RISMEDIA, May 27, 2010—Soon after a recent glossary posting in RealTown’s “TourTalk” group (http://www.realtown.com/mike/groups/tourtalk/24562), a question was sent in from one of our friends at another virtual tour company asking about the difference between 2D and 3D stitching. This company has been and continues to be a leader in the virtual tour industry, so I thought that if they have questions about this, most other virtual tour enthusiasts probably do as well. That said, the topic of this TourTalk article will endeavor to explain these differences in a clear and concise manner. To do this, I have asked Justin Furmage, CEO of Property Panorama to chime in (as it was Justin who explained the difference to me in the first instance).
The history of image stitching
Image stitching (The process of combining multiple photographic images with overlapping fields of view to produce a segmented panorama or image) has continually evolved since its introduction in the late 1970’s (see http://encyclopedia.jrank.org/articles/pages/1095/Photographic-Virtual-Reality.html).
Image stitching found its beginnings in a DARPA funded project, with the creation of the technology that is now found in Google Street View and other similar technologies. In the mid 1990s, image stitching started to go main-stream, as it became more widely used by many commercial entities, especially in the real estate and travel industries.
During this time, a host of innovative companies, such as PhotoVista and bamboo.com for example, began making stitching software commercially available, thereby empowering real estate agents with the tools necessary to create their own virtual tours.
Anyone with an adequate amount of computer ‘know-how,’ proper training, and moderate photography skills, could now create virtual tours and post them to the Internet. The stitching technologies employed in these solutions use a stitching technology referred to as 2D-Stitching.
With 2D-Stitching technologies, great care must be taken when capturing the overlapping photographs that will be used. The person taking the photographs must either use a tripod, or meticulously pivot around the camera, being careful to keep the camera in the exact position between shots as it would be if a tripod were being used. If this is not done correctly, the resulting (stitched together) panorama will be quite flawed, leaving the person who took the photos to choose between returning to the location to take new photographs or using flawed, distorted images in their tours.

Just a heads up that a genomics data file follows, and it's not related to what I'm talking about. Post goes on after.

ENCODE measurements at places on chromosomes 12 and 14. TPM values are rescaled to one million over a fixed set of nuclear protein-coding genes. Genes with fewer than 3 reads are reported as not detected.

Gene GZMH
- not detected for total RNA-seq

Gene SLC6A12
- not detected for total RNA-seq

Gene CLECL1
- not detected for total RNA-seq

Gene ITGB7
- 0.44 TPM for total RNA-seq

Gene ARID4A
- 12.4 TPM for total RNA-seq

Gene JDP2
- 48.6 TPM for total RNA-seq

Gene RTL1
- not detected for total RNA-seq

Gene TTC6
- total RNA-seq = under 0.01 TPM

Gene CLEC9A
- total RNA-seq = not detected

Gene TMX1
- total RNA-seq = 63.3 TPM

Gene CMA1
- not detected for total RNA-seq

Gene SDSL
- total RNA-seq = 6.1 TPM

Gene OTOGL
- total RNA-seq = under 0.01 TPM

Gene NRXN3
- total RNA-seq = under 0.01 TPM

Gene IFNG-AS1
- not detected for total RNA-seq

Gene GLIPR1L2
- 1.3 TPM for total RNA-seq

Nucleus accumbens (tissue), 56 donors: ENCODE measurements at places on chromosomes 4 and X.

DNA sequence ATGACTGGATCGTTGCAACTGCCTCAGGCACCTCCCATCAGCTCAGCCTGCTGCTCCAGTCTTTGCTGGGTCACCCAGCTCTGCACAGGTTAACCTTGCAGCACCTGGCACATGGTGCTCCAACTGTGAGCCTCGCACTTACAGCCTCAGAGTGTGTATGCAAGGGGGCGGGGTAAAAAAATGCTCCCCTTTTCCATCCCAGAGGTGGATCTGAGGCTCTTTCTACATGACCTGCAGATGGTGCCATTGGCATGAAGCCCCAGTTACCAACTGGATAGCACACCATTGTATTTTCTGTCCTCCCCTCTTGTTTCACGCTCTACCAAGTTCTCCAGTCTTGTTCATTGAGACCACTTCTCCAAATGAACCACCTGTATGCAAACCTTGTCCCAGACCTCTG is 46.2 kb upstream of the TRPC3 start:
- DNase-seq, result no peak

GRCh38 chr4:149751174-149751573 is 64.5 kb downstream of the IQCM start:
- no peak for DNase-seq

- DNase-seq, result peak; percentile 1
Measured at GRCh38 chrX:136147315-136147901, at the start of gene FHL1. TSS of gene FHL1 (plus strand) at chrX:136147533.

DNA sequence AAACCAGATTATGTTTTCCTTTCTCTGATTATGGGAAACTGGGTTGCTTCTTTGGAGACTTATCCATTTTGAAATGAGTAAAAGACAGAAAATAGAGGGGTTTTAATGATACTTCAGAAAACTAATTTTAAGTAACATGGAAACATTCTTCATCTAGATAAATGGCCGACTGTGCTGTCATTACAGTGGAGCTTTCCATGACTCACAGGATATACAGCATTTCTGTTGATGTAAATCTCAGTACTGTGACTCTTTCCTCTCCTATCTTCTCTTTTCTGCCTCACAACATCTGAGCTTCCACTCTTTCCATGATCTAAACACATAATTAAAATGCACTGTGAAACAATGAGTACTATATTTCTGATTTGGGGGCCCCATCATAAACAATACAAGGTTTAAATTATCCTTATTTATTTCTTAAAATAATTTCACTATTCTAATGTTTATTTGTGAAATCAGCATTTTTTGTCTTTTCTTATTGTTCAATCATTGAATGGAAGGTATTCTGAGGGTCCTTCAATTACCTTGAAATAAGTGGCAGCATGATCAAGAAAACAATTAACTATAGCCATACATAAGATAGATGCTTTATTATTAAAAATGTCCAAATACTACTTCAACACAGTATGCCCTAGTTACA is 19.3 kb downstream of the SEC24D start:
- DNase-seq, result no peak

Utilizing 2-D Stitching to stitch images together is a meticulous process that is somewhat limited in its versatility. Because the 2-D Stitching method moves the photos back-and-forth horizontally, trying to find similarities in the images, and thereby identifying the best possible matching points to use when blending any two images being compared into one, it is necessary that the person taking the pictures use great care when capturing such photographs. To illustrate the way that 2-D Stitching works, try to visualize the following:
1) You have taken a series of photos, in order from left to right, these photos overlap by exactly 25% and were taken using an old-style Polaroid camera.
2) After printing each of these photos, you stand them upright on a level surface, next to each other, in order from left to right.
3) While holding the first (left-most) photo in the series in a fixed (unmoving) position, slide the left edge of the second photo in the series over the top of the right edge of the first photo.
4) Slide the second image progressively further over the first image until the exactly matching area (overlap area) on the second image is exactly above the same matching portion of the first image below it (in this example when the photos overlap one-another by 25%).
5) Repeat this with the rest of the photos in the series.
3-D Stitching is the latest advancement in stitching technologies and has advanced the field significantly by eliminating most of the photo-taking requirements associated with 2-D Stitching. Rather than simply moving the images in the series back-and-forth horizontally to find the best match, as is done with 2-D Stitching, in 3-D Stitching, all photographs in the series are moved in all directions, and also skewed, rotated, warped, resampled and moved in all possible locations, three dimensionally to find a perfect match between the images being stitched.
This eliminates the requirement that the person taking the photographs use a tripod, keep the camera in a fixed position, overlap any specific or pre-determined amount, keep the camera level, keep the same exposure between photographs and a host of other requirements inherent with 2-D Stitching technologies. In fact, 3-D Stitching technology can seamlessly stitch photographs that were taken while the person taking the photos is walking around the room, provided the photos overlap any amount at all.
Due to the greatly reduced requirements regarding photo-taking, 3-D Stitching technology is rapidly empowering more and more individuals to incorporate panoramic virtual tours into their arsenal of marketing tools. Real estate agents who previously thought that they simply did not have (or did not have the time to acquire) the photography skills necessary to create high quality virtual tours of their properties are making virtual tours with a degree of quality that previously would have been attainable only by hiring a professional photographer.
Mike Barnett is the chief information officer for PropertyPanorama.com. For more information, visit www.PropertyPanorama.com.